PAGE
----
Short Range Forecast Discussion
NWS Weather Prediction Center College Park MD
400 AM EDT Sat Sep 19 2020
Valid 12Z Sat Sep 19 2020 - 12Z Mon Sep 21 2020
...Tropical Storm Beta is forecast to reach hurricane strength and
threatens the Texas coast Sunday into Monday...
...Much needed rains moving across the Pacific Northwest into the northern
Rockies...Flash flooding and debris flows possible over burn scars...
...Dry conditions, fire weather threat and poor air quality to continue
...Frosts likely from the Great Lakes into the Northeast but very warm
over the northern Plains...
Tropical Storm Beta in the western Gulf of Mexico has become the latest
tropical cyclone expected to threaten the western Gulf Coast region in
this extremely busy tropical season. The weak steering flow that the
tropical cyclone is embedded in increases the forecast uncertainty
regarding its future impacts to the Gulf Coast. The current forecast
calls for Beta to intensify into a hurricane as it moves slowly toward the
central Texas coast. Beta has the potential to be a prolific rain
producer for the Texas Gulf Coast beginning Sunday and possibly continuing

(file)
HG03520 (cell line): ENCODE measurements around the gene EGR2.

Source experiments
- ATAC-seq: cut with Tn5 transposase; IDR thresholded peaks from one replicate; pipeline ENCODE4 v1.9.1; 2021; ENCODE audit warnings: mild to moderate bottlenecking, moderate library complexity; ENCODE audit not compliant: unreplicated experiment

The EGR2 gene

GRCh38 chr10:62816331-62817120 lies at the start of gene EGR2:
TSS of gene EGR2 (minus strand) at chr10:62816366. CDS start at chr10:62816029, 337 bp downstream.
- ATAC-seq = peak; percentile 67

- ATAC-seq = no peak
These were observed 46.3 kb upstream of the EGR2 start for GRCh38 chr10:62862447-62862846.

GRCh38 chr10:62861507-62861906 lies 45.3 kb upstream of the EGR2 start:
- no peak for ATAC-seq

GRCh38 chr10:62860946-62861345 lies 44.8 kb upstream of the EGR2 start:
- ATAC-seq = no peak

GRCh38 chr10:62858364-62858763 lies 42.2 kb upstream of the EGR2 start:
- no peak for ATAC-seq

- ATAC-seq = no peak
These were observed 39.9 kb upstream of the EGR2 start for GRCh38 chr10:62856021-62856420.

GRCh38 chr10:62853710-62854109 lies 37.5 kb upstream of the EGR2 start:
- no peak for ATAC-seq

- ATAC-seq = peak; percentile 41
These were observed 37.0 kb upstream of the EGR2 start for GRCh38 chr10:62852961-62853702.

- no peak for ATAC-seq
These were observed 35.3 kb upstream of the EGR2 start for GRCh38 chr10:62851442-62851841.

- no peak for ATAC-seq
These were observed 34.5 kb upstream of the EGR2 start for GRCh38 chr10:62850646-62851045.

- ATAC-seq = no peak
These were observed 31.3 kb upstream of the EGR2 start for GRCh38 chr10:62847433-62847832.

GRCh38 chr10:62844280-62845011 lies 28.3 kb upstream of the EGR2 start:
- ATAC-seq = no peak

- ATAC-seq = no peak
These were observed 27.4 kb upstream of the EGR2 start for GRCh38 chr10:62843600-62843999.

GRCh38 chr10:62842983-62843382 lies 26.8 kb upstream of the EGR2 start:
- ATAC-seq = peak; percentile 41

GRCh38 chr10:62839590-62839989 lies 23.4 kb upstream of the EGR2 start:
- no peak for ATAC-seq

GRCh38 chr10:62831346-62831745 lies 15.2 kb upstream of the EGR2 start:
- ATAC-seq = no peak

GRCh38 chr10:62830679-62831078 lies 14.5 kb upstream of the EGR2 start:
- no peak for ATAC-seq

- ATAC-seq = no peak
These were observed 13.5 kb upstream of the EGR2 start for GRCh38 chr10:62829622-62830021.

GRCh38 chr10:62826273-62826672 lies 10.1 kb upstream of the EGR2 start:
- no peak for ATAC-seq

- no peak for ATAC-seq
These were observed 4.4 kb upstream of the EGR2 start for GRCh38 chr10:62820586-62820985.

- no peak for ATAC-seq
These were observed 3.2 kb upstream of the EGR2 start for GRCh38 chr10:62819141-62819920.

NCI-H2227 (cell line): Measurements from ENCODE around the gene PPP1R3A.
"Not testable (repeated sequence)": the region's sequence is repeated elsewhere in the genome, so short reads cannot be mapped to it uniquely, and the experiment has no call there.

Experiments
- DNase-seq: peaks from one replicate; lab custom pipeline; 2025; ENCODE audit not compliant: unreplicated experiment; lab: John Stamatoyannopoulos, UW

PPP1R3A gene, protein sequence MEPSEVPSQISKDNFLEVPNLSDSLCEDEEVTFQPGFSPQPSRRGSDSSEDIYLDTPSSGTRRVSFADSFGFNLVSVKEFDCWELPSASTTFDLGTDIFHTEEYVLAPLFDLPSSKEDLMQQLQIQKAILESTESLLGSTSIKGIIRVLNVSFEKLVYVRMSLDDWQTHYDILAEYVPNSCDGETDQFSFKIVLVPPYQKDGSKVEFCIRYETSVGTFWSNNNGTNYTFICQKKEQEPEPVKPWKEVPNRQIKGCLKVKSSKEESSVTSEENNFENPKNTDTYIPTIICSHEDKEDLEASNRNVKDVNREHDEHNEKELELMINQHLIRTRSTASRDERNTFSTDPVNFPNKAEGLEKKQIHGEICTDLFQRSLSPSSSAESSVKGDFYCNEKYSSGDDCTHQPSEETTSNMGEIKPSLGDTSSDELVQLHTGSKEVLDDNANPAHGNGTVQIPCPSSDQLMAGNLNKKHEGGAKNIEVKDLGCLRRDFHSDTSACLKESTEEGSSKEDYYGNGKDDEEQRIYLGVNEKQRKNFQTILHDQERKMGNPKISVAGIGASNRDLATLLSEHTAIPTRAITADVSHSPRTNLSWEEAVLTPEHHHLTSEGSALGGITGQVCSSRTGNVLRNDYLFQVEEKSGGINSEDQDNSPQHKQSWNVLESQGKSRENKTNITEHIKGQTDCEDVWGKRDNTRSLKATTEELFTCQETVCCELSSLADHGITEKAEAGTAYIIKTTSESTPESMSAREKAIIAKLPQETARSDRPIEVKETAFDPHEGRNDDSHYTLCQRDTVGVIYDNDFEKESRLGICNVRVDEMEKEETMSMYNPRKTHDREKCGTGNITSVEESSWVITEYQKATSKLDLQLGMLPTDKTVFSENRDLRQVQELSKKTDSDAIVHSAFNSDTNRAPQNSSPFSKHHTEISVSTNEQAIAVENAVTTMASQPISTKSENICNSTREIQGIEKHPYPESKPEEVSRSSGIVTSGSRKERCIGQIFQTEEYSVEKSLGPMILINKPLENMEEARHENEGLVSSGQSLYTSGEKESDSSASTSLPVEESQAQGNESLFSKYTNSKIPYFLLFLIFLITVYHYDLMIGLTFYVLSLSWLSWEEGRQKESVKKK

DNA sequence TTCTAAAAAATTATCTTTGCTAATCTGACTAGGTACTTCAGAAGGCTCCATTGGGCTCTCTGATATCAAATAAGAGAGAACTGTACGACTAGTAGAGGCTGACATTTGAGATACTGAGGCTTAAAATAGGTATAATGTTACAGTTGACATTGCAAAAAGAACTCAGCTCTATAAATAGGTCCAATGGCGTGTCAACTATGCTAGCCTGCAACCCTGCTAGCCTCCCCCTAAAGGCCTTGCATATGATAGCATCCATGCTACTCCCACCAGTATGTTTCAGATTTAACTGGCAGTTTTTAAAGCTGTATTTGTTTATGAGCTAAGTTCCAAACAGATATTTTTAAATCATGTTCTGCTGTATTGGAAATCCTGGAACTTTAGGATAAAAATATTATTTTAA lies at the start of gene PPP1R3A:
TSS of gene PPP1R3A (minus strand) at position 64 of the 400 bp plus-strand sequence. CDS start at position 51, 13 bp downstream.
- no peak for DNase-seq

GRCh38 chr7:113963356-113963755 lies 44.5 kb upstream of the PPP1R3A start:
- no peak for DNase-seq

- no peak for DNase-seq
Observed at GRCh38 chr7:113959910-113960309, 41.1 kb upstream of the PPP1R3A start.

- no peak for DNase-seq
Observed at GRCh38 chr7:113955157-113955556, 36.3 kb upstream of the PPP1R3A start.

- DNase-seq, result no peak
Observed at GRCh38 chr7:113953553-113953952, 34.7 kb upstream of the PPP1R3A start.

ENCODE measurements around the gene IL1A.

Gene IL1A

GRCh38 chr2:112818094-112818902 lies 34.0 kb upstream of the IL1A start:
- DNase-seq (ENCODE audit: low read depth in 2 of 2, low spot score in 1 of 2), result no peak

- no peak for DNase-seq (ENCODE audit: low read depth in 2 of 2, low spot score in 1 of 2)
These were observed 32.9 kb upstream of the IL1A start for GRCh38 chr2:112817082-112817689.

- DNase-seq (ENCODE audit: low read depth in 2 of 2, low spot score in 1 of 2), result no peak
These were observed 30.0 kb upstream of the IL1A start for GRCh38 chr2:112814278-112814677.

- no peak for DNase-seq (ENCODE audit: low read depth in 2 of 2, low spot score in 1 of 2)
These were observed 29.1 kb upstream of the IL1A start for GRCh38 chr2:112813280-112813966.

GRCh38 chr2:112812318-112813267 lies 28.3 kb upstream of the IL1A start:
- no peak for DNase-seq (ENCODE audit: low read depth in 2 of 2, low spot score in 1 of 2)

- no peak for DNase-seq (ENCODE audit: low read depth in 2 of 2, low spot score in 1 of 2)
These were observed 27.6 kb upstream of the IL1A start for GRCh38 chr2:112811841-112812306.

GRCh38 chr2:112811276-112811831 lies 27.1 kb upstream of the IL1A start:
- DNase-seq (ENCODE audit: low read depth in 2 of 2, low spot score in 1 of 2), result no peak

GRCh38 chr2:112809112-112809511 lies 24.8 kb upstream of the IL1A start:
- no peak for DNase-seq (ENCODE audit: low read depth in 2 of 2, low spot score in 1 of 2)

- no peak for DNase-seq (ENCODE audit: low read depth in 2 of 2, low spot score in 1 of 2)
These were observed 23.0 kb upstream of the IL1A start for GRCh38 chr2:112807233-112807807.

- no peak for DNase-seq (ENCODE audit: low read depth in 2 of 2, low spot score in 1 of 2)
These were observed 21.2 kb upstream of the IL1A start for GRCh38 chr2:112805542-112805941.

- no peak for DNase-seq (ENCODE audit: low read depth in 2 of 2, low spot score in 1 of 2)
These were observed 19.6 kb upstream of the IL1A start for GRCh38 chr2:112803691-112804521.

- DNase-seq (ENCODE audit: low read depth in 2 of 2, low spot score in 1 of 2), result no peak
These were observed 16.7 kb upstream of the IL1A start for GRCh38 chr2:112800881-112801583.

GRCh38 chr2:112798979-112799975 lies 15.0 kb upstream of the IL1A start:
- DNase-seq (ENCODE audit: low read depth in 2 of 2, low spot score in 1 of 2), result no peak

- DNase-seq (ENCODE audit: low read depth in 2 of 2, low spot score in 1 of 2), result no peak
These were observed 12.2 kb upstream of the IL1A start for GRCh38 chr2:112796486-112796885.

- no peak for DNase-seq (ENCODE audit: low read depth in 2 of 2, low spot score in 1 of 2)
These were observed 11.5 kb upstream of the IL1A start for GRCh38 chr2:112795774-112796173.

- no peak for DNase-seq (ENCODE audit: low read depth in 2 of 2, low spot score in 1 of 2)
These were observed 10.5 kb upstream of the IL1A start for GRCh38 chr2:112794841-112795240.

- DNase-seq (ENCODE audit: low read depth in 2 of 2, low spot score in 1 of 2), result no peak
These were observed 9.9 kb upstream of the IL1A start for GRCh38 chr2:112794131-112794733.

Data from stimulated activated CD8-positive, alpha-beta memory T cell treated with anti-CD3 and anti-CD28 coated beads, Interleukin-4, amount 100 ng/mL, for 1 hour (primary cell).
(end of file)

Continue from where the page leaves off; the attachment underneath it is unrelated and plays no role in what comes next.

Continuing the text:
into much of next week across the western Gulf coast given the expected
slow movement in addition to possible hurricane conditions and storm
surge. Please consult the National Hurricane Center (NHC) on the latest
forecast track and intensity of Beta. The Weather Prediction Center will
continue to actively coordinate with the NHC on the rainfall aspects
Meanwhile, much needed rains are expected to spread further inland across
portions of the Pacific Northwest into the northern Rockies this weekend.
While these rains will bring some relief from the recent fires and
hazardous air quality, they will also pose a threat of flash flooding and
debris flows across the recent burn scar regions.
Farther to the south across California, no relief from the dry weather is
in sight where a fire weather threat and hazardous air quality from
ongoing fires will continue through the weekend. A dry front moving
across the Great Basin toward the central Rockies could raise the fire
danger in these areas for the next couple of days.
Above average temperatures will continue this weekend from the Southwest,
across the Great Basin, Rockies and into the central and northern Plains
ahead of a developing low pressure system. In contrast, a large area of
cold high pressure will bring below average temperatures into early next
week for nearly all areas to the east of the Mississippi River. Frosts
are likely in the early morning hours from the Great Lakes to the
Northeast where Freeze Warnings and Frost Advisories are in effect. Hazy
skies are expected to continue as smoke particles from the western U.S.
fires remain suspended in the air for much of the Plains.
Graphics available at www.wpc.ncep.noaa.gov/basicwx/basicwx_ndfd.php